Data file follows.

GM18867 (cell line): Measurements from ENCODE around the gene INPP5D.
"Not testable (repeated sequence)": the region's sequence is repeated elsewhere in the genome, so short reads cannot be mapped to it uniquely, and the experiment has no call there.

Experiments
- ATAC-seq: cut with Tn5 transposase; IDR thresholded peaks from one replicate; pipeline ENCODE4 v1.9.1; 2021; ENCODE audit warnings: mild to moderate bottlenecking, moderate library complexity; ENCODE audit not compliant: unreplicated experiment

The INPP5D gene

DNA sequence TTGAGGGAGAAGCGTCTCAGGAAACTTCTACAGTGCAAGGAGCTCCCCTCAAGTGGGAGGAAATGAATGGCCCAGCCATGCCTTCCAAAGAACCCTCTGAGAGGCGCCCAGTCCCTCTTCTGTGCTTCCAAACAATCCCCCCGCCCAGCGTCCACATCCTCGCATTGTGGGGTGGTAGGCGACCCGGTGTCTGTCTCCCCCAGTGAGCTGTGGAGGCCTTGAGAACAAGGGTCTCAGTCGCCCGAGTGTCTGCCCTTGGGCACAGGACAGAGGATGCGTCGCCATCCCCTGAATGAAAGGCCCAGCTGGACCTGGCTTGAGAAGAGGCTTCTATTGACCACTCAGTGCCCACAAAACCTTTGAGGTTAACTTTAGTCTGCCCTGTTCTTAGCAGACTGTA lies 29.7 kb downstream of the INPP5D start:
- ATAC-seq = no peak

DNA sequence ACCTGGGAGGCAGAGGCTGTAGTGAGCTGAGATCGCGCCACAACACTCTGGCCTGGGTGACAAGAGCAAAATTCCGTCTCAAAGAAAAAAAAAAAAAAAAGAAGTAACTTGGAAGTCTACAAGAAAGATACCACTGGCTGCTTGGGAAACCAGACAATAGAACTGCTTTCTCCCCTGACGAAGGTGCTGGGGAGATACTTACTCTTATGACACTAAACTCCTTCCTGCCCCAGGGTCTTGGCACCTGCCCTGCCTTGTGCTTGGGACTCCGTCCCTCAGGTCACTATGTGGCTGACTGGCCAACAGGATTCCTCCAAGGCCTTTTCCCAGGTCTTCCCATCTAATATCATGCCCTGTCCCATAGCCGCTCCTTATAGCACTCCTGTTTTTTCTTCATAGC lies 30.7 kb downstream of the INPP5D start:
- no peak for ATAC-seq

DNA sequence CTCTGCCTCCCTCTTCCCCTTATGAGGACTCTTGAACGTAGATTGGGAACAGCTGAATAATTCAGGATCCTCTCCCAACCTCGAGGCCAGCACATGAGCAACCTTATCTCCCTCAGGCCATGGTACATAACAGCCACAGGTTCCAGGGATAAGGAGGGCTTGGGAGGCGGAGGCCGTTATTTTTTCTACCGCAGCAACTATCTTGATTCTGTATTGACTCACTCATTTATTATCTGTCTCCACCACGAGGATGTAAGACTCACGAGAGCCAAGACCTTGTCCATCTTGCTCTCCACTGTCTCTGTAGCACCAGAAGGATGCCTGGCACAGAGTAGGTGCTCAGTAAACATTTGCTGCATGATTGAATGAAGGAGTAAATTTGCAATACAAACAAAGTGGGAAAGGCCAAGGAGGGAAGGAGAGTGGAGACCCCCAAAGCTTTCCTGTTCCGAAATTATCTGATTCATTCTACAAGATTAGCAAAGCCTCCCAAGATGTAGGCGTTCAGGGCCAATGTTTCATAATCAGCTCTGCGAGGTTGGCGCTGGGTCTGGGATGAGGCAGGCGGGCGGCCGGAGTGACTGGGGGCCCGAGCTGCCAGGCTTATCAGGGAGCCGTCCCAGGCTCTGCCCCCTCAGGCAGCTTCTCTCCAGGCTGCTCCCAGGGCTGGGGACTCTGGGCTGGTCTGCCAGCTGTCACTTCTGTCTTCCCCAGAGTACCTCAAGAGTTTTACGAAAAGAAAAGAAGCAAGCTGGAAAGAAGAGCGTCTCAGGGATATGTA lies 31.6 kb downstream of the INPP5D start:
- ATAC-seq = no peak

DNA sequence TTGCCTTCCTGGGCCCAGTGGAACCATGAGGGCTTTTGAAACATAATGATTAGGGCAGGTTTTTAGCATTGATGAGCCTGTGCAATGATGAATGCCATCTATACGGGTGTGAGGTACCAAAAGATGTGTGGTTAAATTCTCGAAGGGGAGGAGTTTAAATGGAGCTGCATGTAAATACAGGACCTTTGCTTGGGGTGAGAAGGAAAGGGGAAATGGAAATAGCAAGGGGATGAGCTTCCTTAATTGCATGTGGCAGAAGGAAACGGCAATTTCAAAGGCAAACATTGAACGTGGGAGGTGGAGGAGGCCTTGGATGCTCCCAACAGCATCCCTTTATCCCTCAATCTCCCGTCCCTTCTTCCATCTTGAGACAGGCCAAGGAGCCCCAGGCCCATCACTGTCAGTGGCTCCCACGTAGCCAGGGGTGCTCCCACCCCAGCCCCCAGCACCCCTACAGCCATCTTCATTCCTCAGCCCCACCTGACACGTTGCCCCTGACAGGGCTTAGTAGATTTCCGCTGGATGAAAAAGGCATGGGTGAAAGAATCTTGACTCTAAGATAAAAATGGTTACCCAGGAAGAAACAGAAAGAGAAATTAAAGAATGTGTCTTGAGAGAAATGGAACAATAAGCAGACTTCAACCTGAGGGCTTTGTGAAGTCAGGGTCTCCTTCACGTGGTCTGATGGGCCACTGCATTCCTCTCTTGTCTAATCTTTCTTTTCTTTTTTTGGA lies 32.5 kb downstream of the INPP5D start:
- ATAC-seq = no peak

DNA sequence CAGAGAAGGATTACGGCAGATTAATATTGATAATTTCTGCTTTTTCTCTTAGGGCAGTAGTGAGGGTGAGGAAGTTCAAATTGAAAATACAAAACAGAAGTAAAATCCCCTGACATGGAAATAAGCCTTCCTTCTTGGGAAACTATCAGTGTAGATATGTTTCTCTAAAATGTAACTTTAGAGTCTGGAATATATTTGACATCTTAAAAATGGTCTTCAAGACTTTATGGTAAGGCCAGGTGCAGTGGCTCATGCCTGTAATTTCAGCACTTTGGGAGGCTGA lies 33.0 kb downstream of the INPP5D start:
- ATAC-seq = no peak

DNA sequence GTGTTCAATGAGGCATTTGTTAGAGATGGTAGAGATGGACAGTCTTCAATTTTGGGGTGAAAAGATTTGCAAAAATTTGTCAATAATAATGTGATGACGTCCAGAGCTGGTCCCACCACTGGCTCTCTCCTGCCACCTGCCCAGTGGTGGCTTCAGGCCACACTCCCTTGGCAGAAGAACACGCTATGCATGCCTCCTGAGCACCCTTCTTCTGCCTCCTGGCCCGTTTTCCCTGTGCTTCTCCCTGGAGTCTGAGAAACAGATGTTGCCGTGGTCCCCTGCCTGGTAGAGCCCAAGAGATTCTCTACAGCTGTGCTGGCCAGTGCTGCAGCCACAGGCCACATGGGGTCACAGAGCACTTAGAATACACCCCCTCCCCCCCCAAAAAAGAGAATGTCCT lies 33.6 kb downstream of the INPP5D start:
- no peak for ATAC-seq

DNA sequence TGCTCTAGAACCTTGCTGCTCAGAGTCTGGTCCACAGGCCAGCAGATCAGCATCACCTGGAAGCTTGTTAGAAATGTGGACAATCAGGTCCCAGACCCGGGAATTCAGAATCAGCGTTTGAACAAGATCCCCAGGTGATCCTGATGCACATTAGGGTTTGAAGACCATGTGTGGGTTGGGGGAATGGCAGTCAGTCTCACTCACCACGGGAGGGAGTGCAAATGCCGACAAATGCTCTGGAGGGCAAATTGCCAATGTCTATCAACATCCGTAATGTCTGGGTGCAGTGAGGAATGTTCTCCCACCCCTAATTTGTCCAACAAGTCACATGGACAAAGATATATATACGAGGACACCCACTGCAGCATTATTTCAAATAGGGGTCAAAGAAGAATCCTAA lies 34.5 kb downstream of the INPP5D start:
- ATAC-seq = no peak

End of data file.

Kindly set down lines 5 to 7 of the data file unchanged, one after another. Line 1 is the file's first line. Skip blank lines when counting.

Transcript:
The INPP5D gene

DNA sequence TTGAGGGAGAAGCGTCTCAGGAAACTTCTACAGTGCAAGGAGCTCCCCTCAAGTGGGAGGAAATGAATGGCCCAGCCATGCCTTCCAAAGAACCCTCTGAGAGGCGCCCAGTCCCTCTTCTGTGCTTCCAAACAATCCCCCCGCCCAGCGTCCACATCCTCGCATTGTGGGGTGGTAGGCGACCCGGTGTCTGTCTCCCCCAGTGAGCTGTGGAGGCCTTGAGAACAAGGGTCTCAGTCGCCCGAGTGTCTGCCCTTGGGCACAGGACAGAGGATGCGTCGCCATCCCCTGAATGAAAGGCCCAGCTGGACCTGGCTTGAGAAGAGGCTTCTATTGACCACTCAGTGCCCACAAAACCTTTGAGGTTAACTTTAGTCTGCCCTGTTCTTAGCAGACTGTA lies 29.7 kb downstream of the INPP5D start:
- ATAC-seq = no peak